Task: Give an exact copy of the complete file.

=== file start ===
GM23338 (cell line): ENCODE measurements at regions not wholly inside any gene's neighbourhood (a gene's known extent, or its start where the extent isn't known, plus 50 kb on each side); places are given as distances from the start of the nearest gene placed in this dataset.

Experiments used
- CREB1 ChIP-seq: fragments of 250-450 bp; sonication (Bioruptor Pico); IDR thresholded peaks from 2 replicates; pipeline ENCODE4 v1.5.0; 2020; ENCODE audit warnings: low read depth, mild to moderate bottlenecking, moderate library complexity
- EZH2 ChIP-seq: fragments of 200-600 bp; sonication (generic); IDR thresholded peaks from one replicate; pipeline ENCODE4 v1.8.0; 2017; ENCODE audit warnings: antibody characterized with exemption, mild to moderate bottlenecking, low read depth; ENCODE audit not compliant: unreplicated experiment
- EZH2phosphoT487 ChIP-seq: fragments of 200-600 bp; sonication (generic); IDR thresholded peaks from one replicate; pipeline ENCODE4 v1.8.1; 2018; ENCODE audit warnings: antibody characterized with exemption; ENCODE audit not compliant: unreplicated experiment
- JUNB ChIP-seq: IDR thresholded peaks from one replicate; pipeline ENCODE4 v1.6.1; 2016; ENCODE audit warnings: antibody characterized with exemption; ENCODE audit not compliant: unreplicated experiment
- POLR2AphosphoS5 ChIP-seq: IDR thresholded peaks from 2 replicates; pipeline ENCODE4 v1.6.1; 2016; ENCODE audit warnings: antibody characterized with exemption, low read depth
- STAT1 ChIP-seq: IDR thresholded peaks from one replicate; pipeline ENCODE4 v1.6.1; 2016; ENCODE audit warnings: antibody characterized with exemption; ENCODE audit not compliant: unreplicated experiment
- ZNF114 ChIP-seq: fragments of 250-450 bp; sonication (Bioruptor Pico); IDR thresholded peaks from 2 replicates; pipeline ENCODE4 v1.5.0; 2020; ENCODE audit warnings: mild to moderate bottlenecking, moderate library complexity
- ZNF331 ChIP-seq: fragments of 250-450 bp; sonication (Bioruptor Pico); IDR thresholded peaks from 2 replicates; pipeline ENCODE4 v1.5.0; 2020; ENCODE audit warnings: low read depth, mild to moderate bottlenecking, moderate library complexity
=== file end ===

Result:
GM23338 (cell line): ENCODE measurements at regions not wholly inside any gene's neighbourhood (a gene's known extent, or its start where the extent isn't known, plus 50 kb on each side); places are given as distances from the start of the nearest gene placed in this dataset.

Experiments used
- CREB1 ChIP-seq: fragments of 250-450 bp; sonication (Bioruptor Pico); IDR thresholded peaks from 2 replicates; pipeline ENCODE4 v1.5.0; 2020; ENCODE audit warnings: low read depth, mild to moderate bottlenecking, moderate library complexity
- EZH2 ChIP-seq: fragments of 200-600 bp; sonication (generic); IDR thresholded peaks from one replicate; pipeline ENCODE4 v1.8.0; 2017; ENCODE audit warnings: antibody characterized with exemption, mild to moderate bottlenecking, low read depth; ENCODE audit not compliant: unreplicated experiment
- EZH2phosphoT487 ChIP-seq: fragments of 200-600 bp; sonication (generic); IDR thresholded peaks from one replicate; pipeline ENCODE4 v1.8.1; 2018; ENCODE audit warnings: antibody characterized with exemption; ENCODE audit not compliant: unreplicated experiment
- JUNB ChIP-seq: IDR thresholded peaks from one replicate; pipeline ENCODE4 v1.6.1; 2016; ENCODE audit warnings: antibody characterized with exemption; ENCODE audit not compliant: unreplicated experiment
- POLR2AphosphoS5 ChIP-seq: IDR thresholded peaks from 2 replicates; pipeline ENCODE4 v1.6.1; 2016; ENCODE audit warnings: antibody characterized with exemption, low read depth
- STAT1 ChIP-seq: IDR thresholded peaks from one replicate; pipeline ENCODE4 v1.6.1; 2016; ENCODE audit warnings: antibody characterized with exemption; ENCODE audit not compliant: unreplicated experiment
- ZNF114 ChIP-seq: fragments of 250-450 bp; sonication (Bioruptor Pico); IDR thresholded peaks from 2 replicates; pipeline ENCODE4 v1.5.0; 2020; ENCODE audit warnings: mild to moderate bottlenecking, moderate library complexity
- ZNF331 ChIP-seq: fragments of 250-450 bp; sonication (Bioruptor Pico); IDR thresholded peaks from 2 replicates; pipeline ENCODE4 v1.5.0; 2020; ENCODE audit warnings: low read depth, mild to moderate bottlenecking, moderate library complexity